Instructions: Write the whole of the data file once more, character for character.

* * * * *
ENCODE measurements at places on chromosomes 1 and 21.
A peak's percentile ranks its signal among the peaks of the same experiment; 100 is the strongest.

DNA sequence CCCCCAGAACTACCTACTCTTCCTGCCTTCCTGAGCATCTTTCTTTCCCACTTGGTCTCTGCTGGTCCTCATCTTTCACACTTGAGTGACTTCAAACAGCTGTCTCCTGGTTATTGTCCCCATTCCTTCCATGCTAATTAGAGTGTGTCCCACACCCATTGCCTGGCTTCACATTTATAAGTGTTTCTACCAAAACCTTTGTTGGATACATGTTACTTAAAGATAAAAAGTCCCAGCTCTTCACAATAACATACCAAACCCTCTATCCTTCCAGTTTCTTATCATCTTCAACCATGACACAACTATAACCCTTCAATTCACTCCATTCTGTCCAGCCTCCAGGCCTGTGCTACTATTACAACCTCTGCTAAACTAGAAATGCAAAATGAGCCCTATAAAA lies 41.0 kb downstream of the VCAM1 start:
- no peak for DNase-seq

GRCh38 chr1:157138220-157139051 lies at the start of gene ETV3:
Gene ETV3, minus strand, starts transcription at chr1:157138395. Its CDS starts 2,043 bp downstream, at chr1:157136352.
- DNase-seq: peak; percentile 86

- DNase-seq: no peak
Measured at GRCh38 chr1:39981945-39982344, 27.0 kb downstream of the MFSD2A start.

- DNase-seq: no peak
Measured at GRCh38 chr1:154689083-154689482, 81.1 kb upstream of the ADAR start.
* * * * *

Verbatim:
ENCODE measurements at places on chromosomes 1 and 21.
A peak's percentile ranks its signal among the peaks of the same experiment; 100 is the strongest.

DNA sequence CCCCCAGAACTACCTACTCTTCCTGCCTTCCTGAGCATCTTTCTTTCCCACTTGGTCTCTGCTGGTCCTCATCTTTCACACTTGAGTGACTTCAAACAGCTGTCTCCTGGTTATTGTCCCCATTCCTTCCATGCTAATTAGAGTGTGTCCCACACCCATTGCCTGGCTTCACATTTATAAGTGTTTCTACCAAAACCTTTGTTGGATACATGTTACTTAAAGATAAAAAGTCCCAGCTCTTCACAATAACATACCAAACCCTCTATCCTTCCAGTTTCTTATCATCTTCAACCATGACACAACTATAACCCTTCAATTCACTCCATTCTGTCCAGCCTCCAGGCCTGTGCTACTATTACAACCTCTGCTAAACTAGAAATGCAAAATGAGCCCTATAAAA lies 41.0 kb downstream of the VCAM1 start:
- no peak for DNase-seq

GRCh38 chr1:157138220-157139051 lies at the start of gene ETV3:
Gene ETV3, minus strand, starts transcription at chr1:157138395. Its CDS starts 2,043 bp downstream, at chr1:157136352.
- DNase-seq: peak; percentile 86

- DNase-seq: no peak
Measured at GRCh38 chr1:39981945-39982344, 27.0 kb downstream of the MFSD2A start.

- DNase-seq: no peak
Measured at GRCh38 chr1:154689083-154689482, 81.1 kb upstream of the ADAR start.